A Pennsylvania state Senate committee approved a bill Wednesday to defund Planned Parenthood and other abortion providers in the state.
Despite veto threats from pro-abortion Gov. Tom Wolf, the Senate Finance Committee approved the bill in a 7-5 vote, Fox 43 reports.
Sponsored by state Sen. John Eichelberger, Pa. Senate Bill 300 would make public health entities the top priority for taxpayer funding, followed by private hospitals and federally-qualified community health centers, and put abortion groups like Planned Parenthood at the end of the list.
Here’s more from the Public Opinion:
Planned Parenthood, a provider in the publicly funded family planning services for women and families, provides only three of 13 areas of service identified by the U.S. Department of Health & Human Services when compared to federally qualified health centers, Eichelberger said.
“They provide no prenatal services in Pennsylvania,” Eichelberger said. “This level of service is unacceptable for our citizens.”
The bill favors funding service providers that the broadest array of services in Pennsylvania.
The change will assure that women and families seeking the services will have better care, Eichelberger said. The comprehensive and direct care also will save on the long-term costs of health care.
Michael Geer, president for the Pennsylvania Family Council, described the bill as a “positive step” for women’s healthcare in the state.
“Planned Parenthood is the largest abortion business in Pennsylvania, with a steadily increasing abortion market share,” Geer said in a statement. “And yet, in the past several years Planned Parenthood has seen a double-digit drop in provision of non-abortion services. Clearly, they do not deserve any priority in receiving taxpayer funding.”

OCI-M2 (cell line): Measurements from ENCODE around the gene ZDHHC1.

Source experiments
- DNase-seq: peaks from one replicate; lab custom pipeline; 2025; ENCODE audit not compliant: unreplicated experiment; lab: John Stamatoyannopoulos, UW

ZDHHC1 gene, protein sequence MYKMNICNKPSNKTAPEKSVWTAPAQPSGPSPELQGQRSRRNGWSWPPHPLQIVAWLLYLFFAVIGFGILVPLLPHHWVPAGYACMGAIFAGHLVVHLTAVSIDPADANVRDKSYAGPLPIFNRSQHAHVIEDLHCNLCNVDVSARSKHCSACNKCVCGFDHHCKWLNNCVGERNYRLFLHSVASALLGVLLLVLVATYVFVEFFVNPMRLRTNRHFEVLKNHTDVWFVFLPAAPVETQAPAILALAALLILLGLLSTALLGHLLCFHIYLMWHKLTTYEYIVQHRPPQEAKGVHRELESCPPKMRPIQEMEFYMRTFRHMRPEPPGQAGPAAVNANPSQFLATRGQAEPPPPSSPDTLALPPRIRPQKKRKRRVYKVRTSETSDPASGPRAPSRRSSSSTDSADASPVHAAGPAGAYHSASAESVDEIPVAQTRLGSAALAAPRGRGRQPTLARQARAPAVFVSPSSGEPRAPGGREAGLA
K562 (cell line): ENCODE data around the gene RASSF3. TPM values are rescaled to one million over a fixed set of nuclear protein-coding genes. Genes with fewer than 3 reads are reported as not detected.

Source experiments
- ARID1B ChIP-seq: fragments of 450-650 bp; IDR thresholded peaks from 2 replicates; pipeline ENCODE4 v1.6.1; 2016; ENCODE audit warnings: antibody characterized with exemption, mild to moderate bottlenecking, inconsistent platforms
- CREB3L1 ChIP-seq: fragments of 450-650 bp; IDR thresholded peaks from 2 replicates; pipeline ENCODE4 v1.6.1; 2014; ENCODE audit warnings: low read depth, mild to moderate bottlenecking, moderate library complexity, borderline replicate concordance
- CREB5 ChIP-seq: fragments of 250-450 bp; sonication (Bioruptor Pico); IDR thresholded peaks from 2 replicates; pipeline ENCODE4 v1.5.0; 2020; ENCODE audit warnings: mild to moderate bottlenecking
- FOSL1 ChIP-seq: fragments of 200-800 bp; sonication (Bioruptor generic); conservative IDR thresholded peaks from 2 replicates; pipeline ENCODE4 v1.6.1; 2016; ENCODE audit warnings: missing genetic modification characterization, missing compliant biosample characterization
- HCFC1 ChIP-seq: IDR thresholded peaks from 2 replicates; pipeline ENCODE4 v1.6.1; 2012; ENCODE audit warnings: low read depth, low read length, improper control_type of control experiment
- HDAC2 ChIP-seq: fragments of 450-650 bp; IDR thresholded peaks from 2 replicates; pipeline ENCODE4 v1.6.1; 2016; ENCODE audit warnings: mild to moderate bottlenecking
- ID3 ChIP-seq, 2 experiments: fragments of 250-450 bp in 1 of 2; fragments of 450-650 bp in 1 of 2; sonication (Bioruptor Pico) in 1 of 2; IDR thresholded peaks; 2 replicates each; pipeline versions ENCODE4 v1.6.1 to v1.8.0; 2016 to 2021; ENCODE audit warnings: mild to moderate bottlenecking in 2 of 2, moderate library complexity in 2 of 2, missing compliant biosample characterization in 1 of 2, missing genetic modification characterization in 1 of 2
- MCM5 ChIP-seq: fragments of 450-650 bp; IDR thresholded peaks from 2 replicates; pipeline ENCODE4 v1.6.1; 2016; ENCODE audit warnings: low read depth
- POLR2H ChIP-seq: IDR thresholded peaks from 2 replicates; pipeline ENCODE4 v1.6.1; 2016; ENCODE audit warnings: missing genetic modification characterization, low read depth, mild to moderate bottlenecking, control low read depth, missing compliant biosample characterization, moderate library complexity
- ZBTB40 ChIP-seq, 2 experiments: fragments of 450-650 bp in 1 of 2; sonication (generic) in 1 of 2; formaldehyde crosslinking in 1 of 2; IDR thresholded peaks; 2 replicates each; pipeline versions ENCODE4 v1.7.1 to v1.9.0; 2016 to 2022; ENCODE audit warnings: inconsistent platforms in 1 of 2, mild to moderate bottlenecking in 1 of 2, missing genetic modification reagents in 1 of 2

Geer said women can receive much more comprehensive health care at Pennsylvania’s 300-plus community health centers. In comparison, Planned Parenthood’s 25 facilities offer only limited, abortion-focused services, he said.
Gov. Wolf, an abortion advocate who sat down with Planned Parenthood CEO Cecile Richards last week to urge Pennsylvanians to support the abortion chain, said he will veto the legislation.
“What would we do without Planned Parenthood?” Wolf asked. “[Access] is already hard with it. Without it, it would make an already difficult situation even more difficult.”
In an email to supporters, state Planned Parenthood lobbyist Sari Stevens claimed the bill will hurt rural people seeking health care.
However, the abortion chain itself has been closing many of its rural facilities. In the past four years, 11 Planned Parenthood facilities in Pennsylvania closed, many of them in rural areas.
During the same time period, Planned Parenthood’s annual reports show patient numbers decreasing and taxpayer funding and abortion numbers increasing, according to a PA Family Institute analysis.
In local news reports, Planned Parenthood officials themselves said the closings were not the result of defunding legislation. In 2016, spokeswoman Melissa Reed said they decided to close three facilities for budgetary reasons.
National research also indicates Planned Parenthood is not an essential health care provider. A recent survey found that community health centers not only provide more comprehensive health care than Planned Parenthood, excluding abortions, they also outnumber the abortion group’s facilities by more than 20 to one.
Planned Parenthood is the largest abortion provider in Pennsylvania and in the U.S. Nationally, it performs about 320,000 abortions every year.
As LifeNews.com reported, President Donald Trump recently offered to increase Planned Parenthood’s taxpayer funding if it stopped aborting babies and focused on legitimate, non-abortion healthcare. Planned Parenthood refused.